Harry, Ron, and Hermione are back at Hogwarts for their sixth year, and the sixth book is the darkest one yet. Voldemort is steadily gaining power, and even the Muggle world is starting to be effected by him. The war is coming, and Dumbledore knows isn’t going to be around much longer, so he starts to prepare Harry for what lies ahead.
Voldemort is still the main antagonist, but he isn’t physically present in this installment, he only appears in flashbacks in the Pensieve. Dumbledore and Harry explore memories that people have of Voldemort in order to gain insight as to defeat him. Dumbledore’s theory is that Voldemort has been creating Horcruxes to cheat death. Harry must figure out what items Voldy used to create the Horcruxes and he must find a way to destroy them.
Professor Horace Slughorn is a fun new character. Dumbledore convinces him to come out of retirement and resume his old position as the Potions teacher. Slughorn is the Head of Slytherin House. He has all the attributes of a typical Slytherin: he is a cunning, ambitious leader who enjoys power. He collects students that have potential, and uses his contacts from the “Slug Club” to improve his own status in life. He is a little bigoted, but he still can see past one’s blood status. Most Slug Club members are pure blood, but Lily and Hermione were still recruited, and Lily was his favorite student.
There isn’t as much of a mystery plot in this story. They spend some time trying to figure out what Malfoy is up to, and they also try to discover who the Half-Blood Prince is. A lot of time is dedicated to showing student life at Hogwarts. Ron gets a girlfriend and Hermione gets jealous and they have stop hanging out for a while. Harry develops feeling for Ginny and is torn between his heart and loyalty to his best friend. It seems like J.K. Rowling is setting everything up for the final book.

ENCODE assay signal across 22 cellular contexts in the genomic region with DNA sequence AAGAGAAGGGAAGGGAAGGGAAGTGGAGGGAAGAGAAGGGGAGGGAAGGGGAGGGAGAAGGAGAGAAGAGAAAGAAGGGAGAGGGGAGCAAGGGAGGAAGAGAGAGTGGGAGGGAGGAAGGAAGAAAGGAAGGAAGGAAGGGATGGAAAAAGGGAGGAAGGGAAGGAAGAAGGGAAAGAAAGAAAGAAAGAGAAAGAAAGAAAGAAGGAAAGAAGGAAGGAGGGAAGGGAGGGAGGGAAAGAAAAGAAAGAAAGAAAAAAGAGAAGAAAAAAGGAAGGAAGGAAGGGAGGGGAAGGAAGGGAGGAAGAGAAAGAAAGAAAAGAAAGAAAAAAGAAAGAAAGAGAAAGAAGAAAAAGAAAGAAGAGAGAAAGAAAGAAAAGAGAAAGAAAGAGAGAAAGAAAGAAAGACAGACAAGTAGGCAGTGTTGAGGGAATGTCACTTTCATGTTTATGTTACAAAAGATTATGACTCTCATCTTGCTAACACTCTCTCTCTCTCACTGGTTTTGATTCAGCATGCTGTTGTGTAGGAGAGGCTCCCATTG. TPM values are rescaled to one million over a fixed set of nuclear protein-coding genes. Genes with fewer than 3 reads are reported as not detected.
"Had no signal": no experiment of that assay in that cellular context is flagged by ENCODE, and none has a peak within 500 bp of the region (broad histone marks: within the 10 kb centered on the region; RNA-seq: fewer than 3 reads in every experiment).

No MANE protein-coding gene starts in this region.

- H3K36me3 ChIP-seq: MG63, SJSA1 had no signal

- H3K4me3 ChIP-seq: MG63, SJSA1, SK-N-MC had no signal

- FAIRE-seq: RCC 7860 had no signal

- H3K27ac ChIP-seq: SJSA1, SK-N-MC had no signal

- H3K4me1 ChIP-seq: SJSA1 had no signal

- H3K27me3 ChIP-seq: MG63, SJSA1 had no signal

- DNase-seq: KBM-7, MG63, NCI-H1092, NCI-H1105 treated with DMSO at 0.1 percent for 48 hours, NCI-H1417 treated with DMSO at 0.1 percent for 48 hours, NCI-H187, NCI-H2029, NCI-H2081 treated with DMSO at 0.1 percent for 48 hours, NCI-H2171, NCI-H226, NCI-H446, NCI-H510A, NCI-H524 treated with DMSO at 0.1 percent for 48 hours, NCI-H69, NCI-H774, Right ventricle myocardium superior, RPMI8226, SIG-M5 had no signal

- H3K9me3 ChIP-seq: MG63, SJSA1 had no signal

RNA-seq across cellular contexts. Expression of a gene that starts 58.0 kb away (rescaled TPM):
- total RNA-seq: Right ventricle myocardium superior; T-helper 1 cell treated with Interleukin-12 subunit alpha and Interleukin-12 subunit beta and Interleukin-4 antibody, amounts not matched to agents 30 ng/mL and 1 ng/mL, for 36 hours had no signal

SPOILER ALERT: So Dumbledore dies at the end of this one. And now Harry is in control of his fate, he doesn’t have anyone to guide him anymore. He doesn’t have Sirius or Dumbledore to ask advice. He’s not alone, he still has Ron and Hermione, but he knows that it is time to face Voldemort.
You find out at the end that Snape is the Half-Blood Prince. The book is basically called Harry Potter and Snape. J.K. does a tremendous job handling Snape’s moral ambiguity. You can never tell if he is good or evil, or which side he is on. The final reveal of his character in the Deathly Hallows would not have worked without his depiction in this book.
This book is much slower than the previous entries to the series. It’s more reflective and a character study than an exciting book about a wizard war. It’s the calm before the storm. A very important step before all Hell breaks loose.
Critically Rated at 13/17